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L’abattage religieux en Roumanie

The social setting of the question of religious slaughter

The subject of religious slaughter is quasi-unknown to the Romanian society and very little researched by the Romanian specialists. This is caused by the fact that this subject is raised by the confrontation of Human Rights and Animal Rights, which both became topics of the public debate only after the fall of communism in 1989, and especially after 2000 when negotiations for Romania’s accession to the EU intensified. Another cause may be the very low share in Romania’s total population of the communities directly related to this issue : the Jewish and Muslim communities.
Even though the Romanian debate on religious slaughter is at an early stage, and its impact on public policies is very limited, a brief look at the history of the Jewish and Muslim communities in Romania shows that religious slaughter has a very long history on today’s Romanian territory.
The Jewish minority has become significant in numerical, but also in economic and cultural terms, since the 19th century. According to the official census of 1930, the total number of Jews in Romania was 756,930. Because of antisemitism and the atheist communist regime, in the 20th century, most of the Jews in Romania emigrated to Israel and to Western countries. Thus, for the 2011 census, only 3519 persons declared themselves as Jews. The restrictive laws (until 1919, Jews could not acquire the Romanian citizenship), which prevented Jews from occupying positions in the Romanian State or possessing land, caused the Jews to move towards trades in commerce. In 1884 in Bucharest, the capital of Romania, there were 131 Jewish butchers out of a total of 847, that is 27%. It can be naturally presumed that the main part, if not the entire stock, of meat sold by the Jewish butchers was kosher. Documents from the same time discuss cities where the taxes for the kosher meat merchants were very high in order to protect the meat trade of the majority population, but also to prevent the Jews from establishing themselves in those localities.
As for Islam, in present-day Romania, it is followed by only 0.3% of population (64,337 Muslims) according to the 2011 census.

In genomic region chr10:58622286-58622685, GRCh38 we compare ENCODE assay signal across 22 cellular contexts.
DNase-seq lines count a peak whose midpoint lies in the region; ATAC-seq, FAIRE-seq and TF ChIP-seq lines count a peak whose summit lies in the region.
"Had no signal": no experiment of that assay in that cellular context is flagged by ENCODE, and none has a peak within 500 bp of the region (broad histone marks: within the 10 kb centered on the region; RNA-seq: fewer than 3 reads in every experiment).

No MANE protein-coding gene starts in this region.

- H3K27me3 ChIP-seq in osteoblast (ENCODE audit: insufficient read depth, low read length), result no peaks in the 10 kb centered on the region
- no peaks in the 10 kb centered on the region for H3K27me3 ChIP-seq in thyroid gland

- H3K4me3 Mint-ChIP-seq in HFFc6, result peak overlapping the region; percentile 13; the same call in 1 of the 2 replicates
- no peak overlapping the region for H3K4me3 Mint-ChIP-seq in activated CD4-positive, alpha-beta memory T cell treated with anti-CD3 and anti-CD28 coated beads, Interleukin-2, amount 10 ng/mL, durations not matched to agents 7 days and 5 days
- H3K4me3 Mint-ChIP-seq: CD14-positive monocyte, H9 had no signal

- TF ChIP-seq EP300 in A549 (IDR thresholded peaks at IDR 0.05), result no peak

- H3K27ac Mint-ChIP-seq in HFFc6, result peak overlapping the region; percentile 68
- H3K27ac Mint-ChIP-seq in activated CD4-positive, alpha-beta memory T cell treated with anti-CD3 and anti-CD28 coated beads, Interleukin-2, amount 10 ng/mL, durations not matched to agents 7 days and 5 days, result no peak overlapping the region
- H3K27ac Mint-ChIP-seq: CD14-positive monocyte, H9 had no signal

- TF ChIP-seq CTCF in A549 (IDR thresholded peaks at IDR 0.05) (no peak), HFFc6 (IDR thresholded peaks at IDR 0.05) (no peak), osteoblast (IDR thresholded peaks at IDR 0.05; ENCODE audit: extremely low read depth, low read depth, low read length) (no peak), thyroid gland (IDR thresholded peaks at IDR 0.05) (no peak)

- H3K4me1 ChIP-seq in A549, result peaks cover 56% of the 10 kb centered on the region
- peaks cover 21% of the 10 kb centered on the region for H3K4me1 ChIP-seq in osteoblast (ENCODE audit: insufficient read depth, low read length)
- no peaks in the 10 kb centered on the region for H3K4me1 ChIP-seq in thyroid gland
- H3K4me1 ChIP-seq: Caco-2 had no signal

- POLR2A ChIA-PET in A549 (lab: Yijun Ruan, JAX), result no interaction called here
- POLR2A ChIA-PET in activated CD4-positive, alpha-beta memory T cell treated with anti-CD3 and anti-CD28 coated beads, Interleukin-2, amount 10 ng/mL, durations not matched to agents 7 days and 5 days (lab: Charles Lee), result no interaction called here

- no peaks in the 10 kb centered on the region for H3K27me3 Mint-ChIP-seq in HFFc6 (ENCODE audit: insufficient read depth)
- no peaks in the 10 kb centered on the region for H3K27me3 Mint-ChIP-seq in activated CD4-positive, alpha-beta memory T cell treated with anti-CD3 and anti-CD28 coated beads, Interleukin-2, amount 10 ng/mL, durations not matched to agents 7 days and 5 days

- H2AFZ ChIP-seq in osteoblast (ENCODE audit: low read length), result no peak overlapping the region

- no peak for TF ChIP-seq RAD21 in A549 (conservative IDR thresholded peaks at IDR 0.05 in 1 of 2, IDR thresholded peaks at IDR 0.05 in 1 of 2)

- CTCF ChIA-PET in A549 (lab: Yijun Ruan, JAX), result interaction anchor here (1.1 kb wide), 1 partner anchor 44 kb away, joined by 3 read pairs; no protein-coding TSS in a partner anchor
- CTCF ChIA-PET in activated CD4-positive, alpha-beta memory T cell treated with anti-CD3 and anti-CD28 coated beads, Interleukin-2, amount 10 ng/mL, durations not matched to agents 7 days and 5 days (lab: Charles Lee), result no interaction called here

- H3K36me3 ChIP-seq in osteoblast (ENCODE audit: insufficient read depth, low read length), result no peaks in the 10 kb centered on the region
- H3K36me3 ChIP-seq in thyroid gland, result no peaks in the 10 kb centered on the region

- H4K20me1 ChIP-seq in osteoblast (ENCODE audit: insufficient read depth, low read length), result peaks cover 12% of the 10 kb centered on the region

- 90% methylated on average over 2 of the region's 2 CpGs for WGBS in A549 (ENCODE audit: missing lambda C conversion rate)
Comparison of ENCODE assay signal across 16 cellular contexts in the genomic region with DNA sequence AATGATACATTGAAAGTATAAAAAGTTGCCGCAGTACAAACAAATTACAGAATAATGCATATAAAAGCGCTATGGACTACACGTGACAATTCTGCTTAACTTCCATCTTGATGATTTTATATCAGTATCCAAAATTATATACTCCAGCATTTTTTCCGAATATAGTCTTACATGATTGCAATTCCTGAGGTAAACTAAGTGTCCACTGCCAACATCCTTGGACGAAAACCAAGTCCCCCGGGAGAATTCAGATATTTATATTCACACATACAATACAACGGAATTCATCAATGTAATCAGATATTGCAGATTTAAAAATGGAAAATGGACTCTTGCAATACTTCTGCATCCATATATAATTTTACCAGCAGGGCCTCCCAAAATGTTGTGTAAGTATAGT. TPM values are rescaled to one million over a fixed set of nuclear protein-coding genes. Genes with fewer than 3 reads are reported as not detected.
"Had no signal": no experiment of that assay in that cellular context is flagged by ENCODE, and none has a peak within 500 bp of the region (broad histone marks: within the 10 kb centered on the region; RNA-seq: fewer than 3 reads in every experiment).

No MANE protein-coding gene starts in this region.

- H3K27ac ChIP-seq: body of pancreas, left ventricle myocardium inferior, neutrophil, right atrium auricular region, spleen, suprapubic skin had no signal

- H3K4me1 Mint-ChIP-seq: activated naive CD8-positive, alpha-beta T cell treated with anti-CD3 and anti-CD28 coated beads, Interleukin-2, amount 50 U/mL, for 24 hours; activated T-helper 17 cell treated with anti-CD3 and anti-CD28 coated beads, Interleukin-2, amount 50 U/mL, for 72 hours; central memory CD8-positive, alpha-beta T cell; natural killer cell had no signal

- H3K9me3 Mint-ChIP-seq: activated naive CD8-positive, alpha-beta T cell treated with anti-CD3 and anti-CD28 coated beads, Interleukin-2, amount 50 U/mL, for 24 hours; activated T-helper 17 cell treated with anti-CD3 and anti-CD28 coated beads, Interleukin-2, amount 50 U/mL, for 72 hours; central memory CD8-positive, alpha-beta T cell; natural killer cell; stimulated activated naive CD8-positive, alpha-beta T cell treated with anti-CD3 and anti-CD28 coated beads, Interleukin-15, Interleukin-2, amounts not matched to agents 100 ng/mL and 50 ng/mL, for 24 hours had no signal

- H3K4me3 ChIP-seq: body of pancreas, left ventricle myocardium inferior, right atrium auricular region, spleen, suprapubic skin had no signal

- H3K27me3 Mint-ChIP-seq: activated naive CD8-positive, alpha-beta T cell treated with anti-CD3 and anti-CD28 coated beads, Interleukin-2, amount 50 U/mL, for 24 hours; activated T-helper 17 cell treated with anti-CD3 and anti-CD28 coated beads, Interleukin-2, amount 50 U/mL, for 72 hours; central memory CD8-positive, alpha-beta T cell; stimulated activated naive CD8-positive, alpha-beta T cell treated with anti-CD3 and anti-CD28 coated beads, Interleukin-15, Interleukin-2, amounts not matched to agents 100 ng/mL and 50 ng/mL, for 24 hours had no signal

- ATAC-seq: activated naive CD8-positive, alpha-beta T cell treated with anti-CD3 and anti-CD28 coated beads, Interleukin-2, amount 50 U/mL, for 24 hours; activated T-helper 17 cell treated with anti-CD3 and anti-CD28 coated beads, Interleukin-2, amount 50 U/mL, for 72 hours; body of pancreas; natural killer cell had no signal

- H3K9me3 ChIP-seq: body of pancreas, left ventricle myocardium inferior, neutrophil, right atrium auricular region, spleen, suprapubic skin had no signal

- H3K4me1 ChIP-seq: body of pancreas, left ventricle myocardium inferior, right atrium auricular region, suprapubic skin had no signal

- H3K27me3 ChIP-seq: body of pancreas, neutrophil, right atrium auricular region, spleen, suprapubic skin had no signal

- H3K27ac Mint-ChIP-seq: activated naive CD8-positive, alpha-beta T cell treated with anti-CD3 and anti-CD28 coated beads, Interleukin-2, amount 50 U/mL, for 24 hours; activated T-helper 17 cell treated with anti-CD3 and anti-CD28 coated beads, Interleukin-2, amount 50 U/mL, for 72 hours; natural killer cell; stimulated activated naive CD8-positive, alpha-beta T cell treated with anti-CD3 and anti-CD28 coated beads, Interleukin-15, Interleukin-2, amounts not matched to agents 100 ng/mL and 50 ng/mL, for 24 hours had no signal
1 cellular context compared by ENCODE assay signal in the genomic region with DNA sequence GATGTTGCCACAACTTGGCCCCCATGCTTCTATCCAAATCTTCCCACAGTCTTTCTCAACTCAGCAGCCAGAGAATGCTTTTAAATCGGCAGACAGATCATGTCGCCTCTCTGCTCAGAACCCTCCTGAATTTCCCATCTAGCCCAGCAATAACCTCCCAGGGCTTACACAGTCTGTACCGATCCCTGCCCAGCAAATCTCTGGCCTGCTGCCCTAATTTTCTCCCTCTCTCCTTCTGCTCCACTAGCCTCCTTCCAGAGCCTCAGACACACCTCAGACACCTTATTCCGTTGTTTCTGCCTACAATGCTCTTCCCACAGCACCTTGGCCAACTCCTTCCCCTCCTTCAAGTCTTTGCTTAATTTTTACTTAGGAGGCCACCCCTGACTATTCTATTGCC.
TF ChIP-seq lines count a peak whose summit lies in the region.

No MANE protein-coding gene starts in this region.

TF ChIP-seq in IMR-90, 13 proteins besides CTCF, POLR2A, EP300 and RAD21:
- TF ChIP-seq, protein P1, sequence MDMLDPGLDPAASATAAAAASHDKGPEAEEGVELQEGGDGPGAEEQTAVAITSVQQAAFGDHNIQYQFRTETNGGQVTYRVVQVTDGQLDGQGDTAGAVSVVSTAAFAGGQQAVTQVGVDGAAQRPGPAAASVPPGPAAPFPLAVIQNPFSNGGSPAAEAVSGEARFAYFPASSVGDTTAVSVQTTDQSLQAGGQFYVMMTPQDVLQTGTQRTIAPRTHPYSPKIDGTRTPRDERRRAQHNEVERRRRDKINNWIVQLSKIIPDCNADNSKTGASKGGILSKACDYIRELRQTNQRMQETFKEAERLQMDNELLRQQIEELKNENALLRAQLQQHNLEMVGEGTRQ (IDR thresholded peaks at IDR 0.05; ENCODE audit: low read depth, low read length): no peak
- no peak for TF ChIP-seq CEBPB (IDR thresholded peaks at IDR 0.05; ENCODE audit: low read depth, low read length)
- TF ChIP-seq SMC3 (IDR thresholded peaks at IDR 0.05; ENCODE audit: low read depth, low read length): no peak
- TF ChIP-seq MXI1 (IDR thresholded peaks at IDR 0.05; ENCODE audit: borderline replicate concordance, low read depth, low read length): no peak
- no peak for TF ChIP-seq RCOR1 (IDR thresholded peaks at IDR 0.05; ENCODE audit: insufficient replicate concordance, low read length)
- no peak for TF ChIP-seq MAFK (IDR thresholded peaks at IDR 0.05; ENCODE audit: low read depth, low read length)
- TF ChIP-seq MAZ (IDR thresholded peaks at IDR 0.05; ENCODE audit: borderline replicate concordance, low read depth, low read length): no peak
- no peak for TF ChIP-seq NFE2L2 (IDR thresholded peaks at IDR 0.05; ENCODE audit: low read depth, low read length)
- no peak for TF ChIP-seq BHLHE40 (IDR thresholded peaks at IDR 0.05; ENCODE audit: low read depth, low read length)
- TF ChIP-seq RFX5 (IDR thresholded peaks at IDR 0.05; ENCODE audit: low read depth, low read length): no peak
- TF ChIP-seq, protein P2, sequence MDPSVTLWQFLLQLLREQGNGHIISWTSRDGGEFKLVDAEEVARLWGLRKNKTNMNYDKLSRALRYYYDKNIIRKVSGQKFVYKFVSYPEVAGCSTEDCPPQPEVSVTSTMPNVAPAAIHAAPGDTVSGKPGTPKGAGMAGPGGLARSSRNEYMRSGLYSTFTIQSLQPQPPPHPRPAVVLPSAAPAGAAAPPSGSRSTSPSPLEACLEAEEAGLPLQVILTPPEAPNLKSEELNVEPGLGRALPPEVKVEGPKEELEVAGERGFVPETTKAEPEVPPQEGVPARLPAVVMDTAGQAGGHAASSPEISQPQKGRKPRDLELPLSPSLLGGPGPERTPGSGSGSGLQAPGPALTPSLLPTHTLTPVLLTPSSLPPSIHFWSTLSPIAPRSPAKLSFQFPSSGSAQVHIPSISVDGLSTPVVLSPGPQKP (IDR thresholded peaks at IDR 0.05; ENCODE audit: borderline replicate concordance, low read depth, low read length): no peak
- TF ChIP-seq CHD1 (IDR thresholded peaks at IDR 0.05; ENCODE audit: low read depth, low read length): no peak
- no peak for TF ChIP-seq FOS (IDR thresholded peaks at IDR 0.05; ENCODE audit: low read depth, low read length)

Legal provisions concerning religious slaughter in Romania

From the point of view of legal provisions concerning religious slaughter, Romania is part of the long list of European countries (see DIALREL) that allows the religious slaughter. Only five countries members of EU (Latvia, Sweden, Slovenia, Finland, Denmark – Poland, which banned religious slaughter without prior stunning in 2013, cancelled its decision at the end of 2014, because it was considered unconstitutional) do not permit the slaughter of animal without previous stunning.
From the perspective of regulations, Romania follows the requirements of the EU on this matter. The present legal provisions in force are synthesized in art. 2 par. (2), art. 5 par. (2) of Decision 180/11.08.2006 of the National Sanitary Veterinary and Food Safety Authority (abbreviated in Romanian - ANSVSA) for approval of the sanitary veterinary norm on the protection of animals during slaughter and killing :
Art. 2 (2) In the case of religious slaughters, the religious authority for which slaughter is practiced will have the competence to apply and monitor the specific provisions applicable to slaughter in accordance with certain religious rituals. Regarding the aforementioned provisions, the religious authority will act under the responsibility of an official veterinarian, according to the provisions of art. 2 of the Sanitary Veterinary Norm regarding the health conditions for the production and marketing of fresh meat, approved by Order of the minister of agriculture, food and forests no. 401/2002, published in the Official Monitor of Romania, Part I, no. 32 of 22 January 2003 transposing Council Directive 64/433/EEC.